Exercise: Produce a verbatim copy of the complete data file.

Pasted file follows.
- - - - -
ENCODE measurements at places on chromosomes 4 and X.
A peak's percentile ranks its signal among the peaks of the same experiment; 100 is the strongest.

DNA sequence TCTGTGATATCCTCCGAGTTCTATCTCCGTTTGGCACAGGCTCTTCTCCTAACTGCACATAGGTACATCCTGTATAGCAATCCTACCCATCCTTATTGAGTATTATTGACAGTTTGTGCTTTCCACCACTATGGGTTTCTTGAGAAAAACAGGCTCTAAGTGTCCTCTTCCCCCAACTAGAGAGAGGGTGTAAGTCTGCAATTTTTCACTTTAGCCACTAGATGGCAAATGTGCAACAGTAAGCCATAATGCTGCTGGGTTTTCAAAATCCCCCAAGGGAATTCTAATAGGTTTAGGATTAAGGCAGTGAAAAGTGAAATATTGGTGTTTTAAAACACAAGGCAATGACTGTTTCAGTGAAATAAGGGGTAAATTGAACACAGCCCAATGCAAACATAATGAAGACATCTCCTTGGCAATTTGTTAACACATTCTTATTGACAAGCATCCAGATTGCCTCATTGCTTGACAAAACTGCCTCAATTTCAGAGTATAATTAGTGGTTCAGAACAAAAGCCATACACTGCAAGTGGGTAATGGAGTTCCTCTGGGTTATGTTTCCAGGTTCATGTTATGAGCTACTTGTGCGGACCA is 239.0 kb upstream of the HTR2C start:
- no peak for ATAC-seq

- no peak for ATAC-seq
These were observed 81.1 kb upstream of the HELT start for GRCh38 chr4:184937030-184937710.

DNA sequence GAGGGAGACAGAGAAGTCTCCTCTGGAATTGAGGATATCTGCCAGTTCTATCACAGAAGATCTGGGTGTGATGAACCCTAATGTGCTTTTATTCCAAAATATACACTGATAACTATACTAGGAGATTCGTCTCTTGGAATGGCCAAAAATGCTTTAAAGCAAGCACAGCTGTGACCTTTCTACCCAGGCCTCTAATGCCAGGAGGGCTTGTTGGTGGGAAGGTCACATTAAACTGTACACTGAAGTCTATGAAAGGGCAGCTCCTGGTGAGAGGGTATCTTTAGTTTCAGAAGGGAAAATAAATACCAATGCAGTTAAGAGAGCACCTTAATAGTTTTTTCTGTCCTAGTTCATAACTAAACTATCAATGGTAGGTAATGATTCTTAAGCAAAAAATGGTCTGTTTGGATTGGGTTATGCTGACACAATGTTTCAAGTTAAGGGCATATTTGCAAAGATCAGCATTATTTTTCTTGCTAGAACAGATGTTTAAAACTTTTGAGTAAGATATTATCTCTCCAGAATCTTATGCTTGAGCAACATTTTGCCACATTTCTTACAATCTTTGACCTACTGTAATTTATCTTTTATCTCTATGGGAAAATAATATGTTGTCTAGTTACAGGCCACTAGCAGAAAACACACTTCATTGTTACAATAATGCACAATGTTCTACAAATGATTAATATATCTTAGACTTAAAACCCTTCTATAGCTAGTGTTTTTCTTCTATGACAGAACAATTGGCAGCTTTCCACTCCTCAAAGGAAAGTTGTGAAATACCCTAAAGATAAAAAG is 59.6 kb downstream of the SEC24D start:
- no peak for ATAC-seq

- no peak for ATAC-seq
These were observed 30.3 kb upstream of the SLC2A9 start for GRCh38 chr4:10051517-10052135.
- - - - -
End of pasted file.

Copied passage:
ENCODE measurements at places on chromosomes 4 and X.
A peak's percentile ranks its signal among the peaks of the same experiment; 100 is the strongest.

DNA sequence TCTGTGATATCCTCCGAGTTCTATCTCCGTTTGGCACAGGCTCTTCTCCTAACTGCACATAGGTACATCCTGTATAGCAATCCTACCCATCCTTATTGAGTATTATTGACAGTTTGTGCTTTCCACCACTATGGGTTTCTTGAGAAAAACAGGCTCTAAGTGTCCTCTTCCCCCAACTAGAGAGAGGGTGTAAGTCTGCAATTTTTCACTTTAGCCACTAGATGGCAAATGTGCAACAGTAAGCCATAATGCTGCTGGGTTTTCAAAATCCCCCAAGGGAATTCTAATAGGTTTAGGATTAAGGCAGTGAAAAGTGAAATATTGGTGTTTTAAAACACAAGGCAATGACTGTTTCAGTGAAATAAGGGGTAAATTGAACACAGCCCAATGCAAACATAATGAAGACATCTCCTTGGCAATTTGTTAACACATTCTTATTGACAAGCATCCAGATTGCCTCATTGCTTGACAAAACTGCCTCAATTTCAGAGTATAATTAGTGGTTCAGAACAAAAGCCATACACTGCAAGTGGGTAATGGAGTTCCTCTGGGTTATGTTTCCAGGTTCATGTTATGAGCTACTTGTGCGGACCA is 239.0 kb upstream of the HTR2C start:
- no peak for ATAC-seq

- no peak for ATAC-seq
These were observed 81.1 kb upstream of the HELT start for GRCh38 chr4:184937030-184937710.

DNA sequence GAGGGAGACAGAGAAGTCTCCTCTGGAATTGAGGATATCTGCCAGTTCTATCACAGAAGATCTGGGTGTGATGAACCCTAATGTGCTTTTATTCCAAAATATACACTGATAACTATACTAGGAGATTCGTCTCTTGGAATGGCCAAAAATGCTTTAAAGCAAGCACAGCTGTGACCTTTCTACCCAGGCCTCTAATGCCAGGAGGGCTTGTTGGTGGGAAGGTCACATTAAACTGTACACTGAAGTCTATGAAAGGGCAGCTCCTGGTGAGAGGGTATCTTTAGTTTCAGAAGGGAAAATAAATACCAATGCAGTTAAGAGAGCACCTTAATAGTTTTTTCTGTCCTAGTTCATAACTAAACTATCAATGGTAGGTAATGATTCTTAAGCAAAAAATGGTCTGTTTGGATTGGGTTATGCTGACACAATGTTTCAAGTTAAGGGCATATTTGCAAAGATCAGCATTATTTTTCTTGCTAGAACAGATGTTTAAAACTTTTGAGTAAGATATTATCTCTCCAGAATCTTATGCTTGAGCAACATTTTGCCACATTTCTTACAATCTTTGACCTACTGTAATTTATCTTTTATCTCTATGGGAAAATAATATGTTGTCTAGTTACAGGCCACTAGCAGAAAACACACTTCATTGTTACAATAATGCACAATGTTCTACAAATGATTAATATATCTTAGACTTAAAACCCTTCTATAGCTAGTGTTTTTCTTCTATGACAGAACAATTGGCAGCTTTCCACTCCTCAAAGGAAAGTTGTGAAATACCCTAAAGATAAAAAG is 59.6 kb downstream of the SEC24D start:
- no peak for ATAC-seq

- no peak for ATAC-seq
These were observed 30.3 kb upstream of the SLC2A9 start for GRCh38 chr4:10051517-10052135.